Hacking Hysteria a Precursor to Censorship?

By Frank Whalen

As the Occupy Wall Street (OWS) movement continues to struggle along amid violent crackdowns on the part of local, state and federal authorities, those who decry the lack of immediate results are gearing up for the next show of dissatisfaction, one that could be far more proactive. However, it could also lead to the labeling of those involved in this burgeoning populist movement as terrorists.

In this day and age, the term “terrorist” has been bandied about and applied so often that it has almost lost the edge of fear it once generated. But the dictionary definition pales in comparison to the application by law enforcement and a slew of politicians looking to appear tough on terrorism and anxious to exploit any fear they can generate.

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ABC News out of San Francisco recently interviewed a computer hacker calling himself Jake, who revealed his plan to hijack the nation’s Emergency Alert System (EAS) feed in order to distribute messages of support for OWS while also planting seeds of chaos. Passing his scheme off to the hacker group Anonymous, Jake said they could send a “War of theWorlds” message across EAS.

“For example,” he began, “you send a message saying there were 20 dirty bombs or something like that, [and if they] were detonated it would cause people to have a great deal of anxiety about things.”

The popular technology magazine Computerworld followed it up with the point that law enforcement could easily take action, stating: “The new wording of the Computer Fraud and Abuse Act (CFAA) would already make criminals of most of us” in regard to our normal online interactions.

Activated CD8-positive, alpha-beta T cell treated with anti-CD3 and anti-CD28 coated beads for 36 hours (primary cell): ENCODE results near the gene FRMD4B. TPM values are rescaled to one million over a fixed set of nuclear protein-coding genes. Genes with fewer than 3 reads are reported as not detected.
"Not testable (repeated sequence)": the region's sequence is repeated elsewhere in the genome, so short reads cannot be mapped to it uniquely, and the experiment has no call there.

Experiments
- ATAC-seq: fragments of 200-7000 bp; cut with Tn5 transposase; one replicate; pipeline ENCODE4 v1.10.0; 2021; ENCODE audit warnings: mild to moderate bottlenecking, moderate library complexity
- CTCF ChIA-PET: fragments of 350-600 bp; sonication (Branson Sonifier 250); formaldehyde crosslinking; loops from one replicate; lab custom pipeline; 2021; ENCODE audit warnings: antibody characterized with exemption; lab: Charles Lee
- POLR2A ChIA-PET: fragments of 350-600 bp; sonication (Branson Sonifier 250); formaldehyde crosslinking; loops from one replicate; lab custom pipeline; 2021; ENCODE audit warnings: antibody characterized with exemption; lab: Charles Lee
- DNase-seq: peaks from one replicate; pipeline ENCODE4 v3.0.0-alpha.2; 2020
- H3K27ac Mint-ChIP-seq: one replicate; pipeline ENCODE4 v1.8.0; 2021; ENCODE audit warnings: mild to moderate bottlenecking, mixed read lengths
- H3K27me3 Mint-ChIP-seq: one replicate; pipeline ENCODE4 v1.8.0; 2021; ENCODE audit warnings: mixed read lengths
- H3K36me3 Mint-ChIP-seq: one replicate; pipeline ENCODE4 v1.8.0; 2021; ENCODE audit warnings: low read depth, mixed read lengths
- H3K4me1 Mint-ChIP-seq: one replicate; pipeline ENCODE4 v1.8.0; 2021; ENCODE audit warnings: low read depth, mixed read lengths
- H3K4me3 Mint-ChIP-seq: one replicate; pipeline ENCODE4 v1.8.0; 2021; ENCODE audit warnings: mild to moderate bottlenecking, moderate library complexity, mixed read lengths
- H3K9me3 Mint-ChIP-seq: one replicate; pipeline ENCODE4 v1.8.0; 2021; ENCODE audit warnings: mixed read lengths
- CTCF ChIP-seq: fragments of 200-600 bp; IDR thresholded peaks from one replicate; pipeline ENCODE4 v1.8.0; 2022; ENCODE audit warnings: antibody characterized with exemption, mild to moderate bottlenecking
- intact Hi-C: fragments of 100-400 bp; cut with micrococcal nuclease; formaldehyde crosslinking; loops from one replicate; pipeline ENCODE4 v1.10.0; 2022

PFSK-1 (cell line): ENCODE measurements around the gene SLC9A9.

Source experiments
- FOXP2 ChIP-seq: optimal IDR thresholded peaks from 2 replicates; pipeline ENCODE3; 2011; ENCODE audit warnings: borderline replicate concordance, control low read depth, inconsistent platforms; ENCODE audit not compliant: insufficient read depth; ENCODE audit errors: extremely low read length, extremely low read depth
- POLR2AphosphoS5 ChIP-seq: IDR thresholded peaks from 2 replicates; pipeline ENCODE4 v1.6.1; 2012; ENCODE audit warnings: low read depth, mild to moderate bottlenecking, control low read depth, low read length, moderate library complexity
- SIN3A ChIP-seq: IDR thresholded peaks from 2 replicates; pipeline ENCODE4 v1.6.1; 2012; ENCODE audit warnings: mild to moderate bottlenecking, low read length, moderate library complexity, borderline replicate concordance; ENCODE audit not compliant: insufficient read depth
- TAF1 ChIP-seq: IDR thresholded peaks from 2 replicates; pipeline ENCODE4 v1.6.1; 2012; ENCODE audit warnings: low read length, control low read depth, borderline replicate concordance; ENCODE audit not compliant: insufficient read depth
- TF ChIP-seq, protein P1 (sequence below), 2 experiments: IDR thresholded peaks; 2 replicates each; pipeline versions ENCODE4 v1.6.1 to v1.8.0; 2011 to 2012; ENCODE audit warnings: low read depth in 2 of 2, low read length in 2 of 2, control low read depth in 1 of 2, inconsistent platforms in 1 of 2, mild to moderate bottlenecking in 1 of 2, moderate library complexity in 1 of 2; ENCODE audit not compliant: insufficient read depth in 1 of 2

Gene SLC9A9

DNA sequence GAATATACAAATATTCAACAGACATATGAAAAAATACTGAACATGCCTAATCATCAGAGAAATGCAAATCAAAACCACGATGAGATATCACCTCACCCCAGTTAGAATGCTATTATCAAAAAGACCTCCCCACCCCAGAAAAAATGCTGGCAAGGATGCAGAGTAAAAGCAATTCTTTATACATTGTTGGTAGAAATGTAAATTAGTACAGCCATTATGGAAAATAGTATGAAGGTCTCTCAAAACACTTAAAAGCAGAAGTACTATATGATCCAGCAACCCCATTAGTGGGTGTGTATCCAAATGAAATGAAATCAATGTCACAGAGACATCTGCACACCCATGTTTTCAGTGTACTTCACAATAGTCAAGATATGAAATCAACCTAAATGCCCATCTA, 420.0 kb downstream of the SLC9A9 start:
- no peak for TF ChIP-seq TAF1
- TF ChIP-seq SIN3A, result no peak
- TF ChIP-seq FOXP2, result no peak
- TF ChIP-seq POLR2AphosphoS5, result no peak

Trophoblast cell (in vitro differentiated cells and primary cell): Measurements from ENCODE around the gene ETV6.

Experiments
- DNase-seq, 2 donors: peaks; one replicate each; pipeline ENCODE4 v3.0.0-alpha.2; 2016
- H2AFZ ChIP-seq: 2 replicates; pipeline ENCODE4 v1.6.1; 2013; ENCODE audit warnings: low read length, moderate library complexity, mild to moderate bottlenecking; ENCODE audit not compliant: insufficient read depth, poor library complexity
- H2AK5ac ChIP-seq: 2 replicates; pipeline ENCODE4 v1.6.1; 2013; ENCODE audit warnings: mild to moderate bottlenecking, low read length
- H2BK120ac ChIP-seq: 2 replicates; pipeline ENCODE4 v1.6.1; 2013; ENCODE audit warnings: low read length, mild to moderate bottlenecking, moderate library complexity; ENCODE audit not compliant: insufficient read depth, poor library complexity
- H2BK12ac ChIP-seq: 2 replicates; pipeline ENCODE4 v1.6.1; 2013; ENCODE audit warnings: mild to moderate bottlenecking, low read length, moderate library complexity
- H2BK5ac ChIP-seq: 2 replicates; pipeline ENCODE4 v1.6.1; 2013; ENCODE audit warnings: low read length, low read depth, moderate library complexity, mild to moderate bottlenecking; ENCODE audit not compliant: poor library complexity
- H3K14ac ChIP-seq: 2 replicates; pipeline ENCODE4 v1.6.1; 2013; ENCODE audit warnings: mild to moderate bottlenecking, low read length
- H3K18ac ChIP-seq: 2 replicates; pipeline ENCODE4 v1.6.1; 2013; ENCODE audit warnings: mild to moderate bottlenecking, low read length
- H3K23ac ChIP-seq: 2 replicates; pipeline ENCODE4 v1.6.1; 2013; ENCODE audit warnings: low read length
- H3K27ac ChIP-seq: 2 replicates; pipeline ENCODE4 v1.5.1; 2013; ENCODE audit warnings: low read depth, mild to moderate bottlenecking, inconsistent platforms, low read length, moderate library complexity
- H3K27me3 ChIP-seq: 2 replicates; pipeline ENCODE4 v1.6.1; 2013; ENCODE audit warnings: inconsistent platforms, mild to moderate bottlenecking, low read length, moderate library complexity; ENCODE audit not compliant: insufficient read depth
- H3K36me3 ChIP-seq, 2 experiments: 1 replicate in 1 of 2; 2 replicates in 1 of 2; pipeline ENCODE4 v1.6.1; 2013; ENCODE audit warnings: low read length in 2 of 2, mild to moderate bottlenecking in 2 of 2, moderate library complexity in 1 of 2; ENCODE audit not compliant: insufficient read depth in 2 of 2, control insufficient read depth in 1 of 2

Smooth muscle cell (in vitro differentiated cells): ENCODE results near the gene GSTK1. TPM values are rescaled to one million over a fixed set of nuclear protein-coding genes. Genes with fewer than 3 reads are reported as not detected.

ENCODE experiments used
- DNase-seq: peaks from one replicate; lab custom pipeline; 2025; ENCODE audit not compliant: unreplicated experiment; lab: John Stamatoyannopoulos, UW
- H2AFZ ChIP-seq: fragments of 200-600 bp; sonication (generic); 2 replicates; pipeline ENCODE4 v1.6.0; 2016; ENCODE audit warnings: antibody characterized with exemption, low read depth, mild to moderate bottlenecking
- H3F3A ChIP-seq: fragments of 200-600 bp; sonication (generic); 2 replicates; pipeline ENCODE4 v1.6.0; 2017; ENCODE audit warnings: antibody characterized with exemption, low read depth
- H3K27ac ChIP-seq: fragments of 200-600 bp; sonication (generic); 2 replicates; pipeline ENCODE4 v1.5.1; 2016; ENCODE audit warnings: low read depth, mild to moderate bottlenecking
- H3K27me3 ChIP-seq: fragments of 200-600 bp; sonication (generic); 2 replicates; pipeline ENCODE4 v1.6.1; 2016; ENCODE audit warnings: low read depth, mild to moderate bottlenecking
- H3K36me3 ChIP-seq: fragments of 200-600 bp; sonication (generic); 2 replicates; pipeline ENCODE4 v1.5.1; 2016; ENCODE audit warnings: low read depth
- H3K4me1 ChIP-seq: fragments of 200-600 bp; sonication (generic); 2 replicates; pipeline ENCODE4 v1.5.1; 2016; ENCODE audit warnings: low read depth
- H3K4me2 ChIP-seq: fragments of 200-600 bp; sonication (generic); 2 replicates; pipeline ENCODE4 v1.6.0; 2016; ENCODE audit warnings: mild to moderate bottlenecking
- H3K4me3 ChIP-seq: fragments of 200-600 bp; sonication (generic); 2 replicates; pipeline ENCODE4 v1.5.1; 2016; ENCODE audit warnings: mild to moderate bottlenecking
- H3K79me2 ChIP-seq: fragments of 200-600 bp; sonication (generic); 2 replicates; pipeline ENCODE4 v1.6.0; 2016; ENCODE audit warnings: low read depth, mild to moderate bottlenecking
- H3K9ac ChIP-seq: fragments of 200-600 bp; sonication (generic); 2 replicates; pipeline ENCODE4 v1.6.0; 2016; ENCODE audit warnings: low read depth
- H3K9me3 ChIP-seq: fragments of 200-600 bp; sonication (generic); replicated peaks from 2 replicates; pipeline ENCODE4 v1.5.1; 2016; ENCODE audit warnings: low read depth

FEMA issued a statement responding to Jake’s interview in which they refuted his claims: “The Emergency Alert System already has adequate safety and security measures in place to ensure that it will only be used by appropriate officials as a way to communicate with the American people in the event of a real emergency.”

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Interestingly enough, just days before, FEMA attempted a well-publicized, first-ever nationwide test of the EAS feed. The problem was, the exercise was a complete failure, working well in some locales but not in others. Radio stations in some cities had successful tests, while others in the same city only miles away experienced minutes of dead air or other inconsistencies. If these tests are any indicator of how the government will
respond in case of a real emergency, the public should be quite alarmed.

This abject failure by FEMA immediately preceding public claims of weaknesses in the EAS is intriguing. As AFP has extensively reported,  high-ranking officials have been cryptically warning of an inevitable attack by cyber terrorists while hinting about the measures necessary to take control and keep our American way of life safe. The fact that Anonymous has been able to gain legendary status as a group of successful hackers  that supports OWS and the Wikileaks disclosure of classified government documents put them in a position of trust among the masses.

With the economy already in shambles, is it possible the government is gearing up for a crackdown on First Amendment free speech rights in the United States? Critics of the government fear this could make China look good compared to the United States, the purported freedom capital of the world.

Frank Whalen has been a radio talk show host for the past 17 years, and worked as a consultant for Maxim magazine. For more news and views from Frank, see www.frankwhalenlive.com.